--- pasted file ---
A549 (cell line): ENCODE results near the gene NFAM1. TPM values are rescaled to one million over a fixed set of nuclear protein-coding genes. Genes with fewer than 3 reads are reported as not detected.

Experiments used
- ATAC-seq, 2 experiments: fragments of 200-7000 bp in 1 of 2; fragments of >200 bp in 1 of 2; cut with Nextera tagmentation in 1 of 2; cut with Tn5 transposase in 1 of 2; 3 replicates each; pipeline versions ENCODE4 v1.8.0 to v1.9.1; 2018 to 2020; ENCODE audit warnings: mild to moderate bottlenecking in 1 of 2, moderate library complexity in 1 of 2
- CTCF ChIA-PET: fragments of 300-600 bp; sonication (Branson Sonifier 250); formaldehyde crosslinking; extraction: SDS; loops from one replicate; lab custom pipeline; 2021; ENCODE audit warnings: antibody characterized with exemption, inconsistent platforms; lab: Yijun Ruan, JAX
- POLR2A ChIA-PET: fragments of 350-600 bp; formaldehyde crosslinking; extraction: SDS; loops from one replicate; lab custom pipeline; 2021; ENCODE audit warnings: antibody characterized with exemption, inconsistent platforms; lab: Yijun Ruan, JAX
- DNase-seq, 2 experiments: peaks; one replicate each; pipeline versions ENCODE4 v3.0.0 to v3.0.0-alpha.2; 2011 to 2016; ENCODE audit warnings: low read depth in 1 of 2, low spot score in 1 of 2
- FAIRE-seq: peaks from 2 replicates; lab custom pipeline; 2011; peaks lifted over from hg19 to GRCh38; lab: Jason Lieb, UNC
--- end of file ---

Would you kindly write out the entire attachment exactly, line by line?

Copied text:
A549 (cell line): ENCODE results near the gene NFAM1. TPM values are rescaled to one million over a fixed set of nuclear protein-coding genes. Genes with fewer than 3 reads are reported as not detected.

Experiments used
- ATAC-seq, 2 experiments: fragments of 200-7000 bp in 1 of 2; fragments of >200 bp in 1 of 2; cut with Nextera tagmentation in 1 of 2; cut with Tn5 transposase in 1 of 2; 3 replicates each; pipeline versions ENCODE4 v1.8.0 to v1.9.1; 2018 to 2020; ENCODE audit warnings: mild to moderate bottlenecking in 1 of 2, moderate library complexity in 1 of 2
- CTCF ChIA-PET: fragments of 300-600 bp; sonication (Branson Sonifier 250); formaldehyde crosslinking; extraction: SDS; loops from one replicate; lab custom pipeline; 2021; ENCODE audit warnings: antibody characterized with exemption, inconsistent platforms; lab: Yijun Ruan, JAX
- POLR2A ChIA-PET: fragments of 350-600 bp; formaldehyde crosslinking; extraction: SDS; loops from one replicate; lab custom pipeline; 2021; ENCODE audit warnings: antibody characterized with exemption, inconsistent platforms; lab: Yijun Ruan, JAX
- DNase-seq, 2 experiments: peaks; one replicate each; pipeline versions ENCODE4 v3.0.0 to v3.0.0-alpha.2; 2011 to 2016; ENCODE audit warnings: low read depth in 1 of 2, low spot score in 1 of 2
- FAIRE-seq: peaks from 2 replicates; lab custom pipeline; 2011; peaks lifted over from hg19 to GRCh38; lab: Jason Lieb, UNC